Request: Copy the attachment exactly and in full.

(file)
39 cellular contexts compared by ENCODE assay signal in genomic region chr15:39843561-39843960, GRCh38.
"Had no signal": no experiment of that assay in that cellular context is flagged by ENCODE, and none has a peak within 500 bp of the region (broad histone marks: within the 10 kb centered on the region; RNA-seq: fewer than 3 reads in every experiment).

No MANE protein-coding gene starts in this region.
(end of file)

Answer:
39 cellular contexts compared by ENCODE assay signal in genomic region chr15:39843561-39843960, GRCh38.
"Had no signal": no experiment of that assay in that cellular context is flagged by ENCODE, and none has a peak within 500 bp of the region (broad histone marks: within the 10 kb centered on the region; RNA-seq: fewer than 3 reads in every experiment).

No MANE protein-coding gene starts in this region.